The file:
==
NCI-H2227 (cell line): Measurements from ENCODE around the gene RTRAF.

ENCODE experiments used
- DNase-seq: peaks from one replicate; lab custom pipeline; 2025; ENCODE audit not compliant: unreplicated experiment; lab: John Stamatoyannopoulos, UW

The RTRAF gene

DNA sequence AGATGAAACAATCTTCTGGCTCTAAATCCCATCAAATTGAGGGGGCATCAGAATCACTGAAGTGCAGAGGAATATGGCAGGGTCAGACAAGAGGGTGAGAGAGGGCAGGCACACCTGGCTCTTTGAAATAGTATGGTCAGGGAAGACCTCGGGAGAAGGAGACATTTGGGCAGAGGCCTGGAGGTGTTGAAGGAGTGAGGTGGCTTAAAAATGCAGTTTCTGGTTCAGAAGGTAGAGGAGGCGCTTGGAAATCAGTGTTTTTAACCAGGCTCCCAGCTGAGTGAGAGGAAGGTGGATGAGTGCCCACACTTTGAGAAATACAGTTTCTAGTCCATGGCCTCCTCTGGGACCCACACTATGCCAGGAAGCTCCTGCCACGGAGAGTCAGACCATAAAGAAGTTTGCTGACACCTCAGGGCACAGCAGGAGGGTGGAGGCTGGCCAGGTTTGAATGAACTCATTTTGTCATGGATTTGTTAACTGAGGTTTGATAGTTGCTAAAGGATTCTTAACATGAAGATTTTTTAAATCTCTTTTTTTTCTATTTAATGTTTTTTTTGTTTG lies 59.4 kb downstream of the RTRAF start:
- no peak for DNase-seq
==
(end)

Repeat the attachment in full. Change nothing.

NCI-H2227 (cell line): Measurements from ENCODE around the gene RTRAF.

ENCODE experiments used
- DNase-seq: peaks from one replicate; lab custom pipeline; 2025; ENCODE audit not compliant: unreplicated experiment; lab: John Stamatoyannopoulos, UW

The RTRAF gene

DNA sequence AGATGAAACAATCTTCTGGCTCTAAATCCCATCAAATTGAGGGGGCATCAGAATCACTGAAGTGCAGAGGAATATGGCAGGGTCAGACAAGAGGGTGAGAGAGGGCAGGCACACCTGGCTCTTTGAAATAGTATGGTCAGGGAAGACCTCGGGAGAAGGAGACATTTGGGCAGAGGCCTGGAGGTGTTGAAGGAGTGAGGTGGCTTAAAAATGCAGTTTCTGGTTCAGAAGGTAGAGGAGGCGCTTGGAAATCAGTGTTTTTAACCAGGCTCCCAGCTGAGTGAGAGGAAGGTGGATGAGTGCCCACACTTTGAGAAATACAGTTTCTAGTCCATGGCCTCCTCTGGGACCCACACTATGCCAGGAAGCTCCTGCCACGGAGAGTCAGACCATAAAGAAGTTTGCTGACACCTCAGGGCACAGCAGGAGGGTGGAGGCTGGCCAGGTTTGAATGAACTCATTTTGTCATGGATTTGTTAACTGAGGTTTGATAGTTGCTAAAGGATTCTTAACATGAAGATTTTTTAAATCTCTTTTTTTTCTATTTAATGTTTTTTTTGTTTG lies 59.4 kb downstream of the RTRAF start:
- no peak for DNase-seq